Dyett students who don't get into a selective school will be assigned to Phillips Academy, a public school that the district is trying to improve by hiring a private management team to run it. It's been slow going - attendance has improved, but test scores have dropped far below those at Dyett. Fewer than 1 percent of students passed the state math test last year and just 8 percent passed the reading test.

Students say the prospect of being shuffled from a bad school to a worse one - or taking their chances with charters - makes them feel like pawns.

"The only possible reason for this repeated forced removal into new and strange schools is that, being poor and African American, we are viewed as expendable," they wrote in the letter to Duncan, which included a formal civil-rights complaint to the U.S. Department of Education.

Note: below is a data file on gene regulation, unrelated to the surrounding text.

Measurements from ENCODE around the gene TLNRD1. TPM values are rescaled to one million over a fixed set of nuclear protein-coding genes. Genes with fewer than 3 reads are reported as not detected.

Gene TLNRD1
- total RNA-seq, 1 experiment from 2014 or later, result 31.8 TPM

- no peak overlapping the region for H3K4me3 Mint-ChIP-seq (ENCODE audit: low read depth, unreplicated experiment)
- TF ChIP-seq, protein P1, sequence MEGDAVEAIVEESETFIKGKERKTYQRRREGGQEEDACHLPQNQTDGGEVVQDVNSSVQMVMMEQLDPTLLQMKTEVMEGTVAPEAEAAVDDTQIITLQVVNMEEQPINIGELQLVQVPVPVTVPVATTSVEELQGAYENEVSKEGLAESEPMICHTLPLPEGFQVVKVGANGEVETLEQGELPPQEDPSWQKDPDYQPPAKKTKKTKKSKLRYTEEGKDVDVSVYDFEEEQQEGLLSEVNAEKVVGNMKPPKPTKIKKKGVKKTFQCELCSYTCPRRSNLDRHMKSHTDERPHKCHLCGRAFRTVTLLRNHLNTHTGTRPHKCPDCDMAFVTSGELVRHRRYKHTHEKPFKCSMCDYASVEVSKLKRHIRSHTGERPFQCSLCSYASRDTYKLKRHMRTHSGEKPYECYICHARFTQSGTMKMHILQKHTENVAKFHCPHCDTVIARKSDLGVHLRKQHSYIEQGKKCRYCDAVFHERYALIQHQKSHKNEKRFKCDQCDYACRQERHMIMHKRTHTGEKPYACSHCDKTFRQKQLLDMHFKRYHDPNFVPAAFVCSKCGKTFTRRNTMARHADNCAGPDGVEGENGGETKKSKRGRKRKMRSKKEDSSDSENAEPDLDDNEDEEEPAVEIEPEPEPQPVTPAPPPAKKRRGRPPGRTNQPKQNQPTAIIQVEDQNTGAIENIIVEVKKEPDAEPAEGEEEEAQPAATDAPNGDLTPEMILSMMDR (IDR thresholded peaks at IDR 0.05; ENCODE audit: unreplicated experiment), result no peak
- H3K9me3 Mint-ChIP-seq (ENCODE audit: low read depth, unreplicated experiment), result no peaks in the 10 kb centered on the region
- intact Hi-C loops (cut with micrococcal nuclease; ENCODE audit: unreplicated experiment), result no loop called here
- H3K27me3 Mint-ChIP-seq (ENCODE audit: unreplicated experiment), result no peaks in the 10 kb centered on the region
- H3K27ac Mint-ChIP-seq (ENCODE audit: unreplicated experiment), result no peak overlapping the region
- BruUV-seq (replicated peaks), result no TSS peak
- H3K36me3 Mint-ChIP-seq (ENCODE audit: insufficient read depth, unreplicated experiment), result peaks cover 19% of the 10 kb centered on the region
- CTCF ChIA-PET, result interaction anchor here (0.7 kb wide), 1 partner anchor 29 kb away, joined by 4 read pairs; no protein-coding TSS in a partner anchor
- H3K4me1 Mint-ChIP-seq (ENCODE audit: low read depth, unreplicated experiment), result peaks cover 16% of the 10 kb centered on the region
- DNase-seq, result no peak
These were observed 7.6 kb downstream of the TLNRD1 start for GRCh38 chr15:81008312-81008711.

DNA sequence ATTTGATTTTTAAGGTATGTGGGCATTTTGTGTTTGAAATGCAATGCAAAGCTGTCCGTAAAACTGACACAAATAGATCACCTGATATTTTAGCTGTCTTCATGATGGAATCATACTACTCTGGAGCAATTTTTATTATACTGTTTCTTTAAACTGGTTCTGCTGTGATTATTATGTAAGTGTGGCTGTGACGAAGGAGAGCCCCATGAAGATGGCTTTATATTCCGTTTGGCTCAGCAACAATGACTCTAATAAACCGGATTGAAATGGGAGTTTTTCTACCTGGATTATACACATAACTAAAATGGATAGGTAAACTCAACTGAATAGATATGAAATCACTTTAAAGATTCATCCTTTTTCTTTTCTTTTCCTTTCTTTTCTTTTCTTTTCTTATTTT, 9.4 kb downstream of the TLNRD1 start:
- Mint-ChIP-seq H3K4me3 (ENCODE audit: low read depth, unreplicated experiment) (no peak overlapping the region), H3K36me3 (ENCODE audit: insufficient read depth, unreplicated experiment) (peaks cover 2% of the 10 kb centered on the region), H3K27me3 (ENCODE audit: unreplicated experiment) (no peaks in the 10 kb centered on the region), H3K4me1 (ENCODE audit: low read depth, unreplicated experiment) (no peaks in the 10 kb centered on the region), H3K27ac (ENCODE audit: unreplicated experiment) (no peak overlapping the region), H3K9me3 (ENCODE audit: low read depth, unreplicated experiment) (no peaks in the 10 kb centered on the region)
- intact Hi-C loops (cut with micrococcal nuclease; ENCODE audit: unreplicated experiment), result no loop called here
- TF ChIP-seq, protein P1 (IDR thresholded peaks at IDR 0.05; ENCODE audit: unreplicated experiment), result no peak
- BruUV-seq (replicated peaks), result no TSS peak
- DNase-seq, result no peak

The federal government has not responded to the complaint, and Chicago Public Schools denies discrimination by race or income. But in response to widespread complaints about its school closing decisions, Chicago officials recently appointed a commission to study possible changes in policy.

In the meantime, the district has sought to reassure parents that it's not giving up on any child.

Dyett has an energetic new principal, Charles Campbell, who says the district recently allocated $500,000 for him to buy new textbooks, hire a second guidance counselor and buy online programs to tutor students in math and reading (though the software runs slowly on the old computers).

Campbell tells his staff and students that just because Dyett failed in the past doesn't mean its last two years must be failures, too.

"We screwed up. I got that," Campbell said. "Let's not keep screwing up."

Reporting by James B. Kelleher in Chicago and Stephanie Simon in Boston; editing by Lee Aitken and Prudence Crowther